It is indeed difficult to see how Apple can maintain the growth, but then it has been that way for several years and we're still waiting for the opportunity for all of the doomsayers to finally be able to say they told us so. Of course, there were some that tried to say that the past couple of weeks, but where are they now? All of the conjecture is just that. It is very interesting to watch what happens while we have people trying to make largely uninformed predictions and then compare those with the actual results.
I think they have the *ability* to make whatever magic happen. I even think they have the intuition to spot the next divergent technology.
The question is: can Cook sell it? Any new disruptive technology is faced with a huge when it first launches. Few believed that the iPhone would succeed like it did. Absolutely nobody thought the iPad was anything but a large iPhone that nobody would buy (myself included). We were wrong. But Jobs *sold* it anyway. He pushed past our unbelief. Cook has a big turtleneck to fill to make that happen.
I think Apple is predicting a decline because it knows that the market is getting over-sold. With the 3rd gen iPad (I refuse to call it the "new iPad", and usually refer to it as the iPad 2S), most people have the device that want it, and only serious late adopters are coming on board now. I also think that fewer people upgraded than usually do with the release of the 2S, something of a decline for Apple's usually devoted and upgrade-hungry followers.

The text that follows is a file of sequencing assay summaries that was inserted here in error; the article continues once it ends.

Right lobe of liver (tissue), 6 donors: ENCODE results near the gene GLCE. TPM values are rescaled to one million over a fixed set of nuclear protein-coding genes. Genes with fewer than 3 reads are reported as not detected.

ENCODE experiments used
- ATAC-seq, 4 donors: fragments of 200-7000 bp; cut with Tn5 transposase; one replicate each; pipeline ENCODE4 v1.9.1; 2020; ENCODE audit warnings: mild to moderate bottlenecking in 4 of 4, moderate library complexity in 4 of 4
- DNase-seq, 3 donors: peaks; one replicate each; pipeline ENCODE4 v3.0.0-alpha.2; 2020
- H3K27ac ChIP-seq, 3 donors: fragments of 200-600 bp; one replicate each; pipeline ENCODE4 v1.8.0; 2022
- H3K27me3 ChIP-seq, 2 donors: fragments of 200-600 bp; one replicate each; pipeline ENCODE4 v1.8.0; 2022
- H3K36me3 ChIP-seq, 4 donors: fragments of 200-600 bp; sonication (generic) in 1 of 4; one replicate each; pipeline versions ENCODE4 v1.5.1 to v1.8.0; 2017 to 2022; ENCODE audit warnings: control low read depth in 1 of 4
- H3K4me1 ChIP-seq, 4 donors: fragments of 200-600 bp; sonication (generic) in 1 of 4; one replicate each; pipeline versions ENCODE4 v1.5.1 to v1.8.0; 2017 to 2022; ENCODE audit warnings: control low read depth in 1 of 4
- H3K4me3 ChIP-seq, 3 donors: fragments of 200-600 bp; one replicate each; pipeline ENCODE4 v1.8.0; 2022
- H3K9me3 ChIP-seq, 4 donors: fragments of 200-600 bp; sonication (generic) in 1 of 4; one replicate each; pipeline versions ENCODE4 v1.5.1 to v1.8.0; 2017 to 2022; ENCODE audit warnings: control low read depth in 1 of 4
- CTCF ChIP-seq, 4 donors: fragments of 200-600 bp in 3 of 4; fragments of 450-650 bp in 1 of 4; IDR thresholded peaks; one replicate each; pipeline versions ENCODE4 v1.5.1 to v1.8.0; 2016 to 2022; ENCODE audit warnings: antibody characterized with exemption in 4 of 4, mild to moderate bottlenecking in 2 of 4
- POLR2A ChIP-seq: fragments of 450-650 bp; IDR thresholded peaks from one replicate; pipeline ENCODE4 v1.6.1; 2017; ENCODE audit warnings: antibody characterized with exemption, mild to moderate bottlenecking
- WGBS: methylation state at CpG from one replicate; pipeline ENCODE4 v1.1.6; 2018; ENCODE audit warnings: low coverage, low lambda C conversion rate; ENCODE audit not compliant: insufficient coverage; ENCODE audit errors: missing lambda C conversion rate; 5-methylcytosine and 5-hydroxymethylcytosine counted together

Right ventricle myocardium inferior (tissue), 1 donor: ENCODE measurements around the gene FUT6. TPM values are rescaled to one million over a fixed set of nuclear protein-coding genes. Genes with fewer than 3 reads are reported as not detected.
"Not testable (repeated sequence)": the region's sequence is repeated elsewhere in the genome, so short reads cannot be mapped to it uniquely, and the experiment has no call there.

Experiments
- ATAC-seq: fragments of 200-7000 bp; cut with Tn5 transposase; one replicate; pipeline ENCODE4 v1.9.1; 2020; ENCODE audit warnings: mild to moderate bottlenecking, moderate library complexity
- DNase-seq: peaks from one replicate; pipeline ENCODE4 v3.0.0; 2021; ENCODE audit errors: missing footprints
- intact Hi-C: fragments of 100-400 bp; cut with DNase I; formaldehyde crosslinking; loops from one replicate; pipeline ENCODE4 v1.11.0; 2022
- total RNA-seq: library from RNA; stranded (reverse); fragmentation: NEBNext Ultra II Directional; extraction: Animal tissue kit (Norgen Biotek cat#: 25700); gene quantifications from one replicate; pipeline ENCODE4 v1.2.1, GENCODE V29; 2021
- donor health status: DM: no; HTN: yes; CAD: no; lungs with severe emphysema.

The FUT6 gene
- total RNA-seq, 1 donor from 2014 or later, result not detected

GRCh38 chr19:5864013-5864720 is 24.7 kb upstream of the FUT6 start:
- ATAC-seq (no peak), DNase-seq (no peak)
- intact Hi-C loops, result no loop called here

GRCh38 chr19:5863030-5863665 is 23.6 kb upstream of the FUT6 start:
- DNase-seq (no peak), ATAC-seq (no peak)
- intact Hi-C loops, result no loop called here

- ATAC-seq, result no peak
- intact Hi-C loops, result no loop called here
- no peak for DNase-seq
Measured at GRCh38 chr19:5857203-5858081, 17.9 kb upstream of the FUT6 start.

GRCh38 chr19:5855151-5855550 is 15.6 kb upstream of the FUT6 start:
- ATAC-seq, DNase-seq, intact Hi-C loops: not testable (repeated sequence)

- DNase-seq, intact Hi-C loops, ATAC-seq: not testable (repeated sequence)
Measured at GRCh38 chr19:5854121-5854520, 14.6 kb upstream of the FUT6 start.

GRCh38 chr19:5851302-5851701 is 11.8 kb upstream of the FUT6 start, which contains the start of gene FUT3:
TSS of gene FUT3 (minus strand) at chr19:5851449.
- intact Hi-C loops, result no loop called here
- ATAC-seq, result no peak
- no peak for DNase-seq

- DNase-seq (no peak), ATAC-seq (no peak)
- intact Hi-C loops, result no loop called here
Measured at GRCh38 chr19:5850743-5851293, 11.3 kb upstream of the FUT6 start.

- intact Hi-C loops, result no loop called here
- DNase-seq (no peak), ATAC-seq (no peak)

Apple is being very business as usual right now, post-Jobs. While this will maintain for a little while, I don't think it can last. In 2-3 years they are going to have to come up with another game changer or MS and Android are going to surpass them.
The cycle has usually gone: Apple changes the game, competitors spend a year or so playing catch-up, competitors surpass Apple by putting in features that Apple missed, Apple tries to catch up with these features and pretends it came up with them first, then just when Apple seems to be losing again they change the game... and repeat. iPod to iPhone to iPad to ??
Apple are themselves surprised to have achieved this success and the high share price is worrying them, which is why they are selling shares in small amounts.
The competition has not been very well organised, and the appeal of Apple products has remained strong.
They have several products lined up, I expect, but no need to launch until they can make enough to satisfy existing demand.
As we unveil EE Times’ 2015 Silicon 60 list, journalist & Silicon 60 researcher Peter Clarke hosts a conversation on startups in the electronics industry. Panelists Dan Armbrust (investment firm Silicon Catalyst), Andrew Kau (venture capital firm Walden International), and Stan Boland (successful serial entrepreneur, former CEO of Neul, Icera) join in the live debate.